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The Thrill of The Chase: Art Collecting Tips from Ajax Gianopoulos


The Russian Ark  You have built a prominent collection of turn of the 20th century Indiana/Cincinnati artists. How did you come up with the theme and what is your deepest motivation for collecting?

Ajax Gianopoulos  My collection, the art I spend my money on, is mostly by artists who were born, grew up, studied, worked, and/or lived in Cincinnati and Indiana (more specifically, Brown County, Indiana). I fell in love with Monet at an early age, but I’m not French and I've never been to Paris or his gardens. I fell in love with art at 14 when I saw Michelangelo's Sistine Chapel ceiling, but unless I marry a very wealthy woman, I’ll never be able to afford an original Michelangelo.

I've driven the back roads and experienced summer sunsets that only Indiana can provide. The emotions I get from that atmosphere is the same set of emotions I get when I look at a really good landscape painting by a Brown County artist. When I look at their combination of colours and brushstrokes, I can feel Indiana. That’s a powerful thing and not every artist can authentically create that emotional interaction.

Those personal connections go deeper than any connection I’ve had with a Monet painting or a Manet, and I’ve had some once a lifetime experiences with those.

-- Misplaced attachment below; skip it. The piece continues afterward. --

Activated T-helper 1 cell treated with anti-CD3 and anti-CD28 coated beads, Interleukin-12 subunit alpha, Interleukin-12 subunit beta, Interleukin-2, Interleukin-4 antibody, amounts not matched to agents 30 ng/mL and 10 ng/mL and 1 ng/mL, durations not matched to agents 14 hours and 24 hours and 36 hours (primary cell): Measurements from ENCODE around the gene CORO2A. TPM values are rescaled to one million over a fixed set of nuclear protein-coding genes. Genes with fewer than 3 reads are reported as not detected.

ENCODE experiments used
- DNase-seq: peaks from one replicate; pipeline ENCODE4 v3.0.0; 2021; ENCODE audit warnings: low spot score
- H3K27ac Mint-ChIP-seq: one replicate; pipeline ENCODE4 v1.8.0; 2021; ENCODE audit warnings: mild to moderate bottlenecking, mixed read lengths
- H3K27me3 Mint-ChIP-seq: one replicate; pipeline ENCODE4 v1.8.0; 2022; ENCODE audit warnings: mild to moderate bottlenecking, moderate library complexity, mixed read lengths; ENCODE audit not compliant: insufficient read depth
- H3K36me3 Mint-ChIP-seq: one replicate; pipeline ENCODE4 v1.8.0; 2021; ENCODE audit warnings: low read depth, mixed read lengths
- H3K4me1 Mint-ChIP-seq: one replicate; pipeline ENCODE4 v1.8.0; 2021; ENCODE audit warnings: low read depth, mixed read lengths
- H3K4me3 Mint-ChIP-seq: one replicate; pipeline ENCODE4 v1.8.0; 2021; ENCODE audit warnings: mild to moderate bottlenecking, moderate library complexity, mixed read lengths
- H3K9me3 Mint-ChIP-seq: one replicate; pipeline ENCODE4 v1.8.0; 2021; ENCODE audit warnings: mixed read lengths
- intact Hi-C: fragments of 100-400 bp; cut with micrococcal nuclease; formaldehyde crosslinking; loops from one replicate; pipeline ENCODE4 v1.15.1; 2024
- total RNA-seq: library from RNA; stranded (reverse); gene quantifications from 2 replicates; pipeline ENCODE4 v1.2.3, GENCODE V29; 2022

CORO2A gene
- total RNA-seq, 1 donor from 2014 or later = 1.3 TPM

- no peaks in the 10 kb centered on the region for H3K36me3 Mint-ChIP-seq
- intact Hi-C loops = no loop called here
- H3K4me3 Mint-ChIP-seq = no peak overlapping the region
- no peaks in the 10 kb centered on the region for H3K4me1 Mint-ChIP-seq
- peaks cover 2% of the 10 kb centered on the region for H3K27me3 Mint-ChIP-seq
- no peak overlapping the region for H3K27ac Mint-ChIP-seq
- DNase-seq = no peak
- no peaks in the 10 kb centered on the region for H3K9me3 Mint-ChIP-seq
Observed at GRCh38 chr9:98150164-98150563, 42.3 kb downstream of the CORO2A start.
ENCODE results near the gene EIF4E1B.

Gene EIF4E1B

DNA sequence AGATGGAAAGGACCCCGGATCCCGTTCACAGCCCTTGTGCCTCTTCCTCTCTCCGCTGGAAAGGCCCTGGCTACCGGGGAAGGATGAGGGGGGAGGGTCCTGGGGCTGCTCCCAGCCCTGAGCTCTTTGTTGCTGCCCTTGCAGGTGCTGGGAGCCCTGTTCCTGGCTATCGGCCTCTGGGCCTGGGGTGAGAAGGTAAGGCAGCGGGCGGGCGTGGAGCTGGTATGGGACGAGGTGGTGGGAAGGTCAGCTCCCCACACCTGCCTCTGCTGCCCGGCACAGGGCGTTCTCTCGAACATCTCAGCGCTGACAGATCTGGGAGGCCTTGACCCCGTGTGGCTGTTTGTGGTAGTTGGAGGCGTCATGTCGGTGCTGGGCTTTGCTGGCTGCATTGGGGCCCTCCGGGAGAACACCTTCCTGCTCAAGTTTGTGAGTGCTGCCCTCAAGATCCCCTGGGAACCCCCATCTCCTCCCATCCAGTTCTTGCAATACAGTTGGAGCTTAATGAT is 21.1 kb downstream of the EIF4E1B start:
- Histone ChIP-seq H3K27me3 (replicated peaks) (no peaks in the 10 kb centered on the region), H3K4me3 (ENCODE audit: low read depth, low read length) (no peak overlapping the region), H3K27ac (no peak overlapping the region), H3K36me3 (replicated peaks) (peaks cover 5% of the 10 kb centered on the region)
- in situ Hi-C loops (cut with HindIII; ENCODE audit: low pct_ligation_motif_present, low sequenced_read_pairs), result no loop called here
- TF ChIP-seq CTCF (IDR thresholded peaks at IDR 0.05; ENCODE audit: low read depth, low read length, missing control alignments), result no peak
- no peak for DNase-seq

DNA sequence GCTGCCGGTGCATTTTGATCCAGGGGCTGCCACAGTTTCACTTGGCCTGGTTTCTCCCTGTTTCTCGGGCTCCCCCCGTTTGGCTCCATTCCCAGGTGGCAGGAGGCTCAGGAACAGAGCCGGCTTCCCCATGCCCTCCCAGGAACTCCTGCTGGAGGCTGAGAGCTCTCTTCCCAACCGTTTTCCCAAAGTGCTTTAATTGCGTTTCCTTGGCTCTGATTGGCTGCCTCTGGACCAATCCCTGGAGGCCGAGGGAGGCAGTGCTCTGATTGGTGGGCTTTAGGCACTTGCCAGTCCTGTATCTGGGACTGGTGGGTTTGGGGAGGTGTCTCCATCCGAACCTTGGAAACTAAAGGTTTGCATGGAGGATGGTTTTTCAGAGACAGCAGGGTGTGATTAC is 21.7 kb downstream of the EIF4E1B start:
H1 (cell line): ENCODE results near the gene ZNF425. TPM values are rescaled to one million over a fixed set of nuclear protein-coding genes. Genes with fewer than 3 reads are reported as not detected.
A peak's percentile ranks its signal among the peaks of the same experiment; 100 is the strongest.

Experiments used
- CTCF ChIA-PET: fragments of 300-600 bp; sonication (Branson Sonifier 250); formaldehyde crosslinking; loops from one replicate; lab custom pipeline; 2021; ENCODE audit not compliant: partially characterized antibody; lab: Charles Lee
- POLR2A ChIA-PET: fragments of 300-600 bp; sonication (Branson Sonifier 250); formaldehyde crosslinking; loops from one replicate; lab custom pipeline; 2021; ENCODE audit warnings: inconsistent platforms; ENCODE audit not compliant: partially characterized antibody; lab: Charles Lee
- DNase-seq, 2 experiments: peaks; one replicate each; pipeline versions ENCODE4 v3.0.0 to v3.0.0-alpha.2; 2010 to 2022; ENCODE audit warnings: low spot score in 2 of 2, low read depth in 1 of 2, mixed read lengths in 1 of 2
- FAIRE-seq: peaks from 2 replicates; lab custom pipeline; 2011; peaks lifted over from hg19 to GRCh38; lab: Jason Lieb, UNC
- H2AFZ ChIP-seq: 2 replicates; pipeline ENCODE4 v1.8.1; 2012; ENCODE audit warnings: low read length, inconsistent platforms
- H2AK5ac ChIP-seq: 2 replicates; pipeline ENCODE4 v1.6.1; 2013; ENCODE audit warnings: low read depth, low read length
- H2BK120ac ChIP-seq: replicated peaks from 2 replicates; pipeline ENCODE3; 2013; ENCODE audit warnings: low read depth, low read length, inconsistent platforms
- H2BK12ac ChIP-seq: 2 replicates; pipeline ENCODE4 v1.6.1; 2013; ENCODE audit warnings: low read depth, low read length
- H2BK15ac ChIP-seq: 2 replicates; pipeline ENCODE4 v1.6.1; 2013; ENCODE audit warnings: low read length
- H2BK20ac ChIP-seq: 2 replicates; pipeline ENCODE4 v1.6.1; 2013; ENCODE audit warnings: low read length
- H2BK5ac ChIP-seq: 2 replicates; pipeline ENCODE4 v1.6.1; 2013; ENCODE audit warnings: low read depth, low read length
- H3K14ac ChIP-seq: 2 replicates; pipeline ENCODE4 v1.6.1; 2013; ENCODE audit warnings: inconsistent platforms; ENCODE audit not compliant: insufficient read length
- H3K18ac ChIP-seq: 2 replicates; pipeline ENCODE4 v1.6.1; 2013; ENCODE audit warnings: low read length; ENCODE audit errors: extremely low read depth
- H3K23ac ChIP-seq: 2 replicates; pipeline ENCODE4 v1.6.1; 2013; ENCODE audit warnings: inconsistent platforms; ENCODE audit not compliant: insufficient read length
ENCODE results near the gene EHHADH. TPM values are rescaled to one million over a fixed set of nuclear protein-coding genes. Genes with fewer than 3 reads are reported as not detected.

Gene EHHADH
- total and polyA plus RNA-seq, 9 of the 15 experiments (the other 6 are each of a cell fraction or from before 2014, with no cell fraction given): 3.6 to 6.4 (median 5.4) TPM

First encounter with Monet in person at Cincinnati Art Museum, 2010, Rocks at Belle-Ile, Port Domois. Photo © Ajax Gianopoulos

"I fell in love with Monet at an early age, but I’m not French and I've never been to Paris or his gardens."


AJ  I spent two years in Cincinnati for grad school and encountered the work of Frank Duveneck and Lewis Henry Meakin and their circle of artist friends. I wrote my thesis on how these two artists went to Europe to study, they came back to Cincinnati to teach and display their work, and then they started advising wealthy collectors in the city that eventually donated their masterpieces to the Cincinnati Art Museum (similar to how Mary Cassatt was advising wealthy American collectors).

I learned all there was about Duveneck and Meakin, but out of the two, I was always drawn to Meakin’s landscapes. His ability to create an illusion of depth with a combination of vertical and horizontal brushstrokes and subtle changes in colour are absolutely brilliant.

In regards to Cincinnati artists as a whole, it’s their stories that I’m attracted to. They left their city to study in Europe under the best artists, and rather than chasing fame and fortune in Europe or New York and Boston, they came back to Cincinnati to teach at the art academy, participate in various art organizations in the city and region, and through many other ways, made a huge impact on the artistic identity of Cincinnati. That’s dope to me. When it comes to collecting, Meakin’s work is my main priority. However, his really good pieces go for $8,000+, and that’s completely out of my budget, so I have to be patient and wait for the right oil or watercolour to come along.

Lewis Henry Meakin, Sunset, Watercolor.j
Lewis Henry Meakin (Cincinnati), The Dan
Meakin Watercolour